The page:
The recent departures of three veteran leaders has left a shortage of experience among the North American collection of committees that develop automotive lubricant specifications. Industry insiders say the loss is serious enough to make the already challenging work even more difficult.
The individuals are Angela Willis, who will no longer represent General Motors on the Auto/Oil Advisory Panel; Volvos Greg Shank, long-time co-chairman of API’s Diesel Engine Oil Advisory Panel, who passed away in December; and Rodger Gault, who will soon retire as representative of the EMA, have created a void in experience with their departures that the specification development field will have challenges replacing.
”I can’t remember a time we had that many go at the same time,” Kevin Ferrick, director of API’s Products Programs, told Lube Report.
Willis is now a consultant and still serves as ASTM’s Passenger Car Engine Oil chairperson, but her departure from GM meant she could no longer represent the company in meetings or speak and vote on behalf of the company on the Auto/Oil Advisory Panel, which manages the process of new category development for passenger car and light truck oils. Willis also left her role as the representative of the International Lubricants Standardization and Advisory Committee on the Lubricants Standards Development Review Group, which aims to better the spec development process by making them more time efficient, making testing more cost-efficient and developing the best tests possible.
”Angela provided a lot of wisdom and insight about GF-5 I believe and GF-6, and she played an important role in some of the tests – certainly the Sequence VIE and the VIF tests because they’re both GM tests,” Ferrick said.
Gault was a longtime EMA representative who also participated on the Heavy-Duty Engine Oil panel and the APIs Diesel Engine Oil Advisory panel. The EMA represents heavy-duty engine and truck manufacturers. Gault had a hand in the standards development process and represented original equipment manufacturer members on the DEOAP.
Perhaps the biggest loss was that of Shank, the longtime co-chairperson of the DEOAP. ”In essence, Greg basically led the diesel engine oil standards development process for EMA for decades,” Ferrick said. ”Greg’s [role] was incredibly important because he was a longtime leader,” said Ferrick. ”The institutional knowledge we lost with Greg was significant. So I suspect there’s going to be moments when we miss that.”
You lose a great deal of experience suddenly, and thats going to be the challenge because institutional memory helps things move along, and so we’ve lost that.
”Observers said leadership turnover is eventually inevitable and that new participants must have time to learn the inter-industry processes. Spec development is very much a niche,” said Josh Frederick, OEM technical manager for Valvoline and co-chair of the AOAP. ”You really only get the necessary experience by living through a few of these categories. And so every time we lose somebody who has accumulated that experience, it takes a long time to replace it.”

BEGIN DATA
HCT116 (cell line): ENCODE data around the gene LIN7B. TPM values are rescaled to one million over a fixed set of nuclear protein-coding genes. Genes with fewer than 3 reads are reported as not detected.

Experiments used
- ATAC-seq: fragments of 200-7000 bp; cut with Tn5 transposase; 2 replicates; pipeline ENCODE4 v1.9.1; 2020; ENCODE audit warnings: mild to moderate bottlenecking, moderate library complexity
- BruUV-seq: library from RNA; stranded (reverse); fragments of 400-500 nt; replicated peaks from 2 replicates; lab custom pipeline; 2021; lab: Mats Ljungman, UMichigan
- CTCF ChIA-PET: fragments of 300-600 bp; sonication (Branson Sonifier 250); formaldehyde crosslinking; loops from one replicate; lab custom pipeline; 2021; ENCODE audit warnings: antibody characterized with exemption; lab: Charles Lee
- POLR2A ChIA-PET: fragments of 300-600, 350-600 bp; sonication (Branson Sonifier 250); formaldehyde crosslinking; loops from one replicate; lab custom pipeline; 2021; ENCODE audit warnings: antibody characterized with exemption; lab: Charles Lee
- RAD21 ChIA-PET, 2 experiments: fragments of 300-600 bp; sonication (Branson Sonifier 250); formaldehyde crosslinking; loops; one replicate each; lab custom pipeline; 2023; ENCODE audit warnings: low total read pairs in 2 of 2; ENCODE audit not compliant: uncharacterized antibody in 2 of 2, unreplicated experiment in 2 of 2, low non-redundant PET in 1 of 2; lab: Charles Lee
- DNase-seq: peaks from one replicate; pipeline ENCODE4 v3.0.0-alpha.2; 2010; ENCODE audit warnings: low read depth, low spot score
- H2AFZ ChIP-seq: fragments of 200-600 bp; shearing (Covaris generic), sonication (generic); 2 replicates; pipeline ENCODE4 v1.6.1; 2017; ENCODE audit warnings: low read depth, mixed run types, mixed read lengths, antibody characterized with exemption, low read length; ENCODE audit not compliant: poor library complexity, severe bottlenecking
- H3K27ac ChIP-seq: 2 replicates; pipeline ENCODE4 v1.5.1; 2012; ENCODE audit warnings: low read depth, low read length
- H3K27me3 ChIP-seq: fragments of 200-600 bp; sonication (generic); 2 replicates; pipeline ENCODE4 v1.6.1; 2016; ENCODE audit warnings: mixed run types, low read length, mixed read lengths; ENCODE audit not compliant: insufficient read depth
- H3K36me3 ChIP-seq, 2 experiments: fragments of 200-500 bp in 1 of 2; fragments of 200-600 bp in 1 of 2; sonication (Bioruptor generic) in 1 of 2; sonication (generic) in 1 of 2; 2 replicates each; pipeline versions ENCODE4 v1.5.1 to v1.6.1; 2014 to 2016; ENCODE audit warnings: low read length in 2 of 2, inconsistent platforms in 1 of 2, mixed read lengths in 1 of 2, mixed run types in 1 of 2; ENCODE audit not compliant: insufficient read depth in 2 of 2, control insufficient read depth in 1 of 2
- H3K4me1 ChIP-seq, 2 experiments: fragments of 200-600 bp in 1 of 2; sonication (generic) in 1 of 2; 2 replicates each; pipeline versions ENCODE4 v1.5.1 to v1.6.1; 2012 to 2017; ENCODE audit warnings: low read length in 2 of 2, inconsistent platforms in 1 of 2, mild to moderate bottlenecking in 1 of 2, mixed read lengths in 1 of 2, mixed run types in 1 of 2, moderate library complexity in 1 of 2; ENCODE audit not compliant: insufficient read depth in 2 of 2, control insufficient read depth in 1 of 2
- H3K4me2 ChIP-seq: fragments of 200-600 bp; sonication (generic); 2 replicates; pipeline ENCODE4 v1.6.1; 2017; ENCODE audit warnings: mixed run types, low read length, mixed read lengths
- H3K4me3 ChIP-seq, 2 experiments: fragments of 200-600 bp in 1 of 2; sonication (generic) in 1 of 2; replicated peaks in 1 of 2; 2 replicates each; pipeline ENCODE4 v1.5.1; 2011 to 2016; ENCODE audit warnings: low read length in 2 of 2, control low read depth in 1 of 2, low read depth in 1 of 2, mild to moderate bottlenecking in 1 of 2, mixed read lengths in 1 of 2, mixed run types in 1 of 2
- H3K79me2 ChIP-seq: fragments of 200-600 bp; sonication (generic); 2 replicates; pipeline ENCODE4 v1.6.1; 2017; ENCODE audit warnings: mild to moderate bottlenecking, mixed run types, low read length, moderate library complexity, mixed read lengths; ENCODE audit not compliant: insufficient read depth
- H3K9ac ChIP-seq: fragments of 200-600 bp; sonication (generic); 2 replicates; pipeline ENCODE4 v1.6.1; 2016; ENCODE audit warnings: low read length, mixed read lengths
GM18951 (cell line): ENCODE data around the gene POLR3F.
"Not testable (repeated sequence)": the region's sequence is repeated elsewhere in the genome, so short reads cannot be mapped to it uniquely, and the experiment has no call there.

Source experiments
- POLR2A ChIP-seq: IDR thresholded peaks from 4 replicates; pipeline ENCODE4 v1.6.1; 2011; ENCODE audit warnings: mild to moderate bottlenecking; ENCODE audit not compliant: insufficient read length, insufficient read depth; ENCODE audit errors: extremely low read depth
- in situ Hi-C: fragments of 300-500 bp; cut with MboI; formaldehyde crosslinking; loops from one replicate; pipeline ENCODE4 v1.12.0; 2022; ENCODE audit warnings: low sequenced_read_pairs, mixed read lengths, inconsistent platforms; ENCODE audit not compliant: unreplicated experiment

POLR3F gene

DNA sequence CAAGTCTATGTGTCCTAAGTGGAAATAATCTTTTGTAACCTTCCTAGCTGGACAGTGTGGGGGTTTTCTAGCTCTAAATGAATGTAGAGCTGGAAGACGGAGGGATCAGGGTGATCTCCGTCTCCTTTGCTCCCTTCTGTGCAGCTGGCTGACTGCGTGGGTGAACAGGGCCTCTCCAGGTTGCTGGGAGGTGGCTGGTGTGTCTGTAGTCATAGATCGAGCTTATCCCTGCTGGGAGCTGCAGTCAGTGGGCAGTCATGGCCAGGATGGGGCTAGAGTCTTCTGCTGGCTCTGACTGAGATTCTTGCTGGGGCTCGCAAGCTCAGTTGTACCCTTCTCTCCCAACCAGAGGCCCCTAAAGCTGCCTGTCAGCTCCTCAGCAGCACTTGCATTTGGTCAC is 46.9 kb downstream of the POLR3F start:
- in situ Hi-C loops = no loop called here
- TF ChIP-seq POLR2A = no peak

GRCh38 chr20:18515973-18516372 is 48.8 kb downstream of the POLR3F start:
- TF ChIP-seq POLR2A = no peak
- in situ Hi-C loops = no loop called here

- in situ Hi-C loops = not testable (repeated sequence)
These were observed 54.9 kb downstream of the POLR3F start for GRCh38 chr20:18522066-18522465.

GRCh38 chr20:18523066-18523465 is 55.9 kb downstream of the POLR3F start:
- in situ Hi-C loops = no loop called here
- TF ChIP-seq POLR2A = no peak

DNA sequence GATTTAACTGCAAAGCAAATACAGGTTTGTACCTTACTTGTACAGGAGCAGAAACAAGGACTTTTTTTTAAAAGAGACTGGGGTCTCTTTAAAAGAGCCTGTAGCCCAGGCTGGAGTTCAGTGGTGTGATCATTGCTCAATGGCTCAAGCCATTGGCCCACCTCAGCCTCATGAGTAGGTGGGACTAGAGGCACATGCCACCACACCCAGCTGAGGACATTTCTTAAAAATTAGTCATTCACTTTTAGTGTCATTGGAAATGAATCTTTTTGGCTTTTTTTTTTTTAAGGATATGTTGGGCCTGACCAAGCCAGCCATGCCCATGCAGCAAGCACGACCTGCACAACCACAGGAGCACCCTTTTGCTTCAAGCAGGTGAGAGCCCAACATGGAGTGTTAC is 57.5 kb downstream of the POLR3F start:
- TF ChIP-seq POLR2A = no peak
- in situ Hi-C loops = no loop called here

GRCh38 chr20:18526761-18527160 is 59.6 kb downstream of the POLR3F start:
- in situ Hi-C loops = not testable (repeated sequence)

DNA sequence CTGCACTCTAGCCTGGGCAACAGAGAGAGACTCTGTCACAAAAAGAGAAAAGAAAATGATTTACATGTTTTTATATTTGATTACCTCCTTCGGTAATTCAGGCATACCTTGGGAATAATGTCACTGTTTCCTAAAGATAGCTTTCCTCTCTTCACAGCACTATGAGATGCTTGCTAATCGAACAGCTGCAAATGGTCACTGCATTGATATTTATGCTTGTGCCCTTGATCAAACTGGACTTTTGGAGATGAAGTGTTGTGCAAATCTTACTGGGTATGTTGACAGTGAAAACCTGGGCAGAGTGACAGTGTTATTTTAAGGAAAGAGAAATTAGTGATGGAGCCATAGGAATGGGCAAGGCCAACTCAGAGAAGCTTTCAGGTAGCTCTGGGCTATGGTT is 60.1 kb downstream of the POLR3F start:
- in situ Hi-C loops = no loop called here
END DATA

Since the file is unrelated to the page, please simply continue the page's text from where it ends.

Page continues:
Things that chairmen need to grasp go beyond those that can be written on paper, like the formal roles of various committees. Knowledge of government regulations is also important, as is an understanding of whether North American specifications should align with those in Europe, according to Joan Evans, industrial liaison manager for the Americas at Infineum. She serves as chairperson of the American Chemistry Council Petroleum Additives panel, vice chairperson of the ACC Product Approval Protocol Task Group, is a member of the LSDRG and a voting member for the API Lubricants Group.
Experience is especially important on the test development side of spec development. Test development is not tightly controlled, she explained, and while the ASTM International process – which develops the final tests – is rigorous and understood, the early stages are more loosely defined. ”How do you actually go about developing a test, who knows that?” she said. ”There’s a million ways you can introduce a test. There’s no formal procedure, and there’s no formal stage or gate process to say, ‘This is done right, this wasn’t done right.’”
Spec development brings together a long list of organizations with a wide variety of interests. Final agreement on a single specification requires compromise, and facilitating it takes skillful leadership, according to participants. It’s one part technical and two parts diplomacy, said Frederick. ”I’ve watched groups debate for hours the meaning of statistics. Everybody’s looking at the same data but different parties are making different conclusions from the same data. So there is a lot of back and forth diplomatic efforts that occur to reach a consensus on these things.”
With so much to grasp, the learning curve can be steep for new committee chairmen. While working within the lubricants industry helps, learning the specification development process can only come with hands-on experience.
Still, new members bring new perspectives to the process, which Frederick and Evans agreed is valuable. You lose a lot in terms of knowledge but you also gain from other peoples perspectives so its good to have a balance, said Evans.
So far, Nathan Siebert has been tapped as the new GM representative to replace Willis on AOAP, and Tia Sutton of the United States Environmental Protection Agency will assume Gault’s role.
”I think that [Sutton] is definitely picking up the pieces and willing to learn,” said Evans.